Dakhla - Nouadhibou

Dakhla Travel Blog

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back sreet garages in Dhakhla

Day 8

Dakhla to Nouadhibou

260 miles.

When steve woke up today he was really ill. A very bad stomach and extremely tired. This was not good as the toilet facilities are quite horrendous at times and poor Steve was having to visit them far too often.

Before setting off we drove into Dakhla centre to fix the rear windscreen.

  The backstreet garages here are amazing and once you get across what you want, it is almost possible to get anything you need. Our man wanted to replace the back with thick Perspex plastic. We now went on a search of the city for the plastic. All through this Steve was asleep in the passenger seat getting worse while I had this mechanic sat in the boot of the car shouting directions in French. After ages buying it and cutting it to shape we returned to the garage. It was so hot and dusty and yet steve still slept. Starting to worry about him a bit. Fed him some Imodium and dirolite but he is not getting any better.

I paid the mechanic with a small bottle of whisky, some clothes and local cash. Why cant we do this in our local shops at home.

Now we left for Western sahara to cross no mans land into Mauritania.

fixing our smashed window at last.
Now this is a mine field. A real one, no messing! We aimed to be there for day light but the car we were with kept overheating so we didn’t arrive until dark. We only just made it to through the border before it closed and we were the last 2 cars through. As it turned out it didn’t really matter as the car that arrived early in the day were still bogged down in beaurocracy. It took us 2 hours to leave Morocco. It only took 20 minutes when arriving!

Now the fun really begins. We set a convoy of 5 cars with me at the back. No mans land is about 5km wide. I was told that the track we take was well marked, but I didn’t see that. We had 2 regular cars with us and there was no way they could drive through the sand on the trail we were going to take. We had to stop the convoy and a few of the guys started to look for another path to take. I wasn’t happy with them walking about in the dark with only torches. In the end an alternate track was found. Four of the guys stood at the edge of the track on shone their torches at the road where we should drive.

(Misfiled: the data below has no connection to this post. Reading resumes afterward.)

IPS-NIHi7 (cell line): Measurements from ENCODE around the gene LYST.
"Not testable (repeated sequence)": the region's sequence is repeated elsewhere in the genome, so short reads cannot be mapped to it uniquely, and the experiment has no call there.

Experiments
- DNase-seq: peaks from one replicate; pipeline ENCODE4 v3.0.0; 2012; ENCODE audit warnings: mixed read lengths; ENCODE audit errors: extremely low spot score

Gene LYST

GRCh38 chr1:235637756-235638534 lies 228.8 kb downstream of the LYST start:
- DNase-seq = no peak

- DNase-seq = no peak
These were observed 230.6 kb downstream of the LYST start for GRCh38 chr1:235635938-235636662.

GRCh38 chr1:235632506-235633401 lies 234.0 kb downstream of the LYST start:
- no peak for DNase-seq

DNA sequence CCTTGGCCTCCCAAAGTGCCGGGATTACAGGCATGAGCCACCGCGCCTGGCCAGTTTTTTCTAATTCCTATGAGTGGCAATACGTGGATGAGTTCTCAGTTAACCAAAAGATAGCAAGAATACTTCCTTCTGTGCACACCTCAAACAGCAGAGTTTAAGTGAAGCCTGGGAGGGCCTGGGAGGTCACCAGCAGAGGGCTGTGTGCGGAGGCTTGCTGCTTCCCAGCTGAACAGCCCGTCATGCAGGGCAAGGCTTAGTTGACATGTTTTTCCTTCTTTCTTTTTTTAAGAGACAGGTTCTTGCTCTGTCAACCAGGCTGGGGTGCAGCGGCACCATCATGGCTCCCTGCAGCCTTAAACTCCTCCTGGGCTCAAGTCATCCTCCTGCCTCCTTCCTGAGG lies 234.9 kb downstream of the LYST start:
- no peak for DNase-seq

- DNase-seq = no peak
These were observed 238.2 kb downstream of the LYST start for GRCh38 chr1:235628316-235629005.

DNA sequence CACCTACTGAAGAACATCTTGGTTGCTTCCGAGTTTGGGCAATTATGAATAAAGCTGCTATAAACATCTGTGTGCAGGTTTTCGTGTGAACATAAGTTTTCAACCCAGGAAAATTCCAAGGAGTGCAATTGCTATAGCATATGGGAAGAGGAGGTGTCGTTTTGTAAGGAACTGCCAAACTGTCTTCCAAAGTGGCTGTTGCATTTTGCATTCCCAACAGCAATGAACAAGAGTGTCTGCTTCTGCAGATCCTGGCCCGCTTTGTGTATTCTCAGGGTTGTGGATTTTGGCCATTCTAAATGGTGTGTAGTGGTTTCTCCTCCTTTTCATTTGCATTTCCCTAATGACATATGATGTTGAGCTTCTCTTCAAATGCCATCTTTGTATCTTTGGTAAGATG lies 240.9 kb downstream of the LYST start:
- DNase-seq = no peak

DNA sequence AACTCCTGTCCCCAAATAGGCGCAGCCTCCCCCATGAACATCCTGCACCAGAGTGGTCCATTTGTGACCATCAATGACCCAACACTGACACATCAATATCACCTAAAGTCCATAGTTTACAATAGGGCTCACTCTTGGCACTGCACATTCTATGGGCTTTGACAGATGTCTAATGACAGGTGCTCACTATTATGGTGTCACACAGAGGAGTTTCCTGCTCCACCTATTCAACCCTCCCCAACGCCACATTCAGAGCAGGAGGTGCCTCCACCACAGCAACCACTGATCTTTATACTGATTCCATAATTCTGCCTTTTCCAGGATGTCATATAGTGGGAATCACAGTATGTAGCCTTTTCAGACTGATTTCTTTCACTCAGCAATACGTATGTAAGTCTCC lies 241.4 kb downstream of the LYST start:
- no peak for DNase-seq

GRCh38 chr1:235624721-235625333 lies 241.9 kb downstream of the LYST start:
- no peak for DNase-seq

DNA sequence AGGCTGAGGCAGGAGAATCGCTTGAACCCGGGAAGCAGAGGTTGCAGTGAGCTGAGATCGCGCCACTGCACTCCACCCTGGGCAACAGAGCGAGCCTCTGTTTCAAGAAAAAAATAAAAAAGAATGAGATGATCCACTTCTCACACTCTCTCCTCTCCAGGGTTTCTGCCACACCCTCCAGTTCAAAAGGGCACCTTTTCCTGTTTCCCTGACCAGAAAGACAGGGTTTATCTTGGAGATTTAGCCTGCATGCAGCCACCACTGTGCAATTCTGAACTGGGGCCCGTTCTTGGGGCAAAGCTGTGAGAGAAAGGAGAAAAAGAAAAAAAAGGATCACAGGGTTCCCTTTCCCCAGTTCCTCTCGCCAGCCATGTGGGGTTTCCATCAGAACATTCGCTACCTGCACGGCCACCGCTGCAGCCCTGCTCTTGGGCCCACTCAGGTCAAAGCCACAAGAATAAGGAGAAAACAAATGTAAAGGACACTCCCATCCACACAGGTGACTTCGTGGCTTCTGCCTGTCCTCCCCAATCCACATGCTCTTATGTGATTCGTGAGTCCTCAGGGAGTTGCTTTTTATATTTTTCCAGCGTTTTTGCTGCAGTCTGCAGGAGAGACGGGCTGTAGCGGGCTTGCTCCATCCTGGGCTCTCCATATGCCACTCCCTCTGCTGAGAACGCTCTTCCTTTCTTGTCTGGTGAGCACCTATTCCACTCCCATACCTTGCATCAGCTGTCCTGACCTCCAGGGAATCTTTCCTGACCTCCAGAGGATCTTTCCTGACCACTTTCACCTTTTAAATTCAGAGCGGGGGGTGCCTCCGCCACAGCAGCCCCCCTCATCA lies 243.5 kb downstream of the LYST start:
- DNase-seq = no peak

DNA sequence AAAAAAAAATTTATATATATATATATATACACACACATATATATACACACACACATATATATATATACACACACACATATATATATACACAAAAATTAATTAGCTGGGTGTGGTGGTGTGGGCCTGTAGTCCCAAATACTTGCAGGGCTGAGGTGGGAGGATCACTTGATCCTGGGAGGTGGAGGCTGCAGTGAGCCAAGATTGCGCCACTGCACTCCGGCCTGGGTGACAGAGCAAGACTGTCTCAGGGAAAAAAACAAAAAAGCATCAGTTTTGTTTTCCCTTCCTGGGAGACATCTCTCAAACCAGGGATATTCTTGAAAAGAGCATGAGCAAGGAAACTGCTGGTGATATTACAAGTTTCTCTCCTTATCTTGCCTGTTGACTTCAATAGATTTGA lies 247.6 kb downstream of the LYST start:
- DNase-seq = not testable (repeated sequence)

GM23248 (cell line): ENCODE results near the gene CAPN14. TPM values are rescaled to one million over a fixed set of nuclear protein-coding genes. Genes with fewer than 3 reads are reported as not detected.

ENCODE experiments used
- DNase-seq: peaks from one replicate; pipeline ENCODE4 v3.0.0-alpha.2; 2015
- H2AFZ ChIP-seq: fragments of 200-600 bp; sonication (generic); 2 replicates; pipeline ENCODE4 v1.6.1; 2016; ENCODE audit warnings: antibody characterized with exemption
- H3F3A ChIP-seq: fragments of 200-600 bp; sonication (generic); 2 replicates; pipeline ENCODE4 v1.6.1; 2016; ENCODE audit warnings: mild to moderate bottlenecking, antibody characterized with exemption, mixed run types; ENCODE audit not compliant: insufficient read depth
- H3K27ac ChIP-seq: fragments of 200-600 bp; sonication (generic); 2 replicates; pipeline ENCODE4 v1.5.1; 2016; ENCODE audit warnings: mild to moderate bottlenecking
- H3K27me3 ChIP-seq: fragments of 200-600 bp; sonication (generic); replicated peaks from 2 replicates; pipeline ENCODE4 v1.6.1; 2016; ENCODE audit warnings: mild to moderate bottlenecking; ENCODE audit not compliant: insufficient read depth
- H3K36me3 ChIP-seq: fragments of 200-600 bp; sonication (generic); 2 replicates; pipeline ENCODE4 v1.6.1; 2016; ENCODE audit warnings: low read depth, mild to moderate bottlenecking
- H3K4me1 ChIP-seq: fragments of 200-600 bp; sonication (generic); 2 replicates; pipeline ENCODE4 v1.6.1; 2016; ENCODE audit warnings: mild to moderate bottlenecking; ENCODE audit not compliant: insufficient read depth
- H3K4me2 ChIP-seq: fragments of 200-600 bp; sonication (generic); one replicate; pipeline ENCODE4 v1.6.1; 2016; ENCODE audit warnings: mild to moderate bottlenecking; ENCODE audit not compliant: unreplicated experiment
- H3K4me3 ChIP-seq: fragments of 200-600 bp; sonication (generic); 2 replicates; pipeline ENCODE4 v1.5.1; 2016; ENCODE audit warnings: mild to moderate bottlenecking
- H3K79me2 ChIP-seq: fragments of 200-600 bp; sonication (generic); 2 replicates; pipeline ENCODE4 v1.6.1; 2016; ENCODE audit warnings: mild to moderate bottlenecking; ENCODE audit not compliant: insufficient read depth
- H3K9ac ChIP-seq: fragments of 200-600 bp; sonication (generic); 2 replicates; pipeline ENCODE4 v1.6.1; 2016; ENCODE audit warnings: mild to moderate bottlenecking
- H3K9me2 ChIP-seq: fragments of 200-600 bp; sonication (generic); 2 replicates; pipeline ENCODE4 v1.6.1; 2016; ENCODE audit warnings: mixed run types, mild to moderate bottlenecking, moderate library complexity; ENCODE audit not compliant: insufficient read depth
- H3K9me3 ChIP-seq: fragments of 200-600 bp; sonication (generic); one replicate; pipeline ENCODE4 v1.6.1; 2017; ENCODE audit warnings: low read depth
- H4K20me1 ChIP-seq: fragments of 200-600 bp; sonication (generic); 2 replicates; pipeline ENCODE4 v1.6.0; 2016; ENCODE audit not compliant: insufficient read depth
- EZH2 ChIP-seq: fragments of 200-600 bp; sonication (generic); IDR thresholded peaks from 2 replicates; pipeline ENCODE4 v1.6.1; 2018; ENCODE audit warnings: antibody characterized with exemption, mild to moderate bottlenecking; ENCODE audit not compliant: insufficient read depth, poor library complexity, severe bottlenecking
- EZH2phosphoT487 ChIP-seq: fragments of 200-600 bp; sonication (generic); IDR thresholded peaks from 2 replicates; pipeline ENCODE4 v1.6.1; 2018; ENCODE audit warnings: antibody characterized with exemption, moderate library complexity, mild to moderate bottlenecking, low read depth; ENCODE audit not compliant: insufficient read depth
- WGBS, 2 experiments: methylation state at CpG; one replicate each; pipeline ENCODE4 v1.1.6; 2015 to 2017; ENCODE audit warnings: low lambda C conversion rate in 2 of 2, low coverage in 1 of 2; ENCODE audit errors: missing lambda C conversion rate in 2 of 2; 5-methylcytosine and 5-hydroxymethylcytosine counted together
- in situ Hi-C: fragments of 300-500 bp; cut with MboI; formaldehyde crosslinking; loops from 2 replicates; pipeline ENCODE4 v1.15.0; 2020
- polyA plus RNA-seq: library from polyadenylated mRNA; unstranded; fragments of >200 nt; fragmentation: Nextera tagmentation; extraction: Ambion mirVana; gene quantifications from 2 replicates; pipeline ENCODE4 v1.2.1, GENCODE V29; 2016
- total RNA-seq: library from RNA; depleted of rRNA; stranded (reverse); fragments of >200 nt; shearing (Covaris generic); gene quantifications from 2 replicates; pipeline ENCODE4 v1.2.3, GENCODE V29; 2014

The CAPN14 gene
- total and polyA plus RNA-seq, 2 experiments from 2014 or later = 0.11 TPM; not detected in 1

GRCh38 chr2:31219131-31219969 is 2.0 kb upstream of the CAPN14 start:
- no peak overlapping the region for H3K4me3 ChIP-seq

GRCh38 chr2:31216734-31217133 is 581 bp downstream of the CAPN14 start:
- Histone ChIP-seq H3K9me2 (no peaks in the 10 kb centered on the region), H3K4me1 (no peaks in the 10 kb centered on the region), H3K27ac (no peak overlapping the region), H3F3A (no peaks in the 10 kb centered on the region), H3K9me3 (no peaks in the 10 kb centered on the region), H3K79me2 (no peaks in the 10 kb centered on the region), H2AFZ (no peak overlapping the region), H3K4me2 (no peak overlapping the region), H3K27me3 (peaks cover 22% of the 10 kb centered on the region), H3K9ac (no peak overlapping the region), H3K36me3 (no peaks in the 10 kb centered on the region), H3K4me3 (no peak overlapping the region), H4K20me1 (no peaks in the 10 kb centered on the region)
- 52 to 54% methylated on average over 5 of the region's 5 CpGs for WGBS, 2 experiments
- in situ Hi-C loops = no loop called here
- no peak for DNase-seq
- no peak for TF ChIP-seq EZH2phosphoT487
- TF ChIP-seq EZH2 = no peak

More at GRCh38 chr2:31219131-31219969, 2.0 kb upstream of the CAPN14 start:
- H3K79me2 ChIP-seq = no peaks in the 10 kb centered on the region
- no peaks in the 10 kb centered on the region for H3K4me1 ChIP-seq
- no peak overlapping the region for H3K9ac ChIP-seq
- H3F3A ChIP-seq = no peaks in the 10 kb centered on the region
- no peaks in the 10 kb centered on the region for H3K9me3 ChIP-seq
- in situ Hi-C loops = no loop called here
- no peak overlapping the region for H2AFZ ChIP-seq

It was still quite sandy and each car had to take a run up and keep up speed to get over. We eventually made it to the Mauritanian side in one piece. I was relieved to get over. It was a lot more intense than I thought.

Now the fun with the border guards began. The first checkpoint was army. They are the most corrupt. We had expected this and all put 10 euros into a fund and gave it to the guards. This is the difference between 10 minutes at the checkpoint or several hours. This is just the way it is. Best to just get used to it.

Then passport  control. These are police. We got away with giving a few pens. Not so bad. They started out wanting our t shirts, glasses, watches and anything else they could see we had. These are not offices that you expect. They are just wooden shacks in the middle of nowhere.

Next to clear customs. This is the one you don’t mind bribing. We had beer and liquor on board and as this is a Muslim country, not really allowed. Again just pay the money and move on. Life is easy then.

After this interesting experience we had a drive of  about 120km to the beach at Nouadhibou. Although it was late, Big Norwegian Hans cooked a meal and we sat eating and drinking until about 2am. What a day!!


bakkar says:
some people very nice with all i was in dakhla 2 day in house my sister problem in dakhla with wind inside city
Posted on: Mar 15, 2011
tvillingmarit says:
And what a Norwegian, cooking for you.
Posted on: Jan 29, 2008
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back sreet garages in Dhakhla
back sreet garages in Dhakhla
fixing our smashed window at last.
fixing our smashed window at last.
nouadhibou beach.
nouadhibou beach.
arriving nouadhibou beach at night
arriving nouadhibou beach at night
photo by: roadtrampz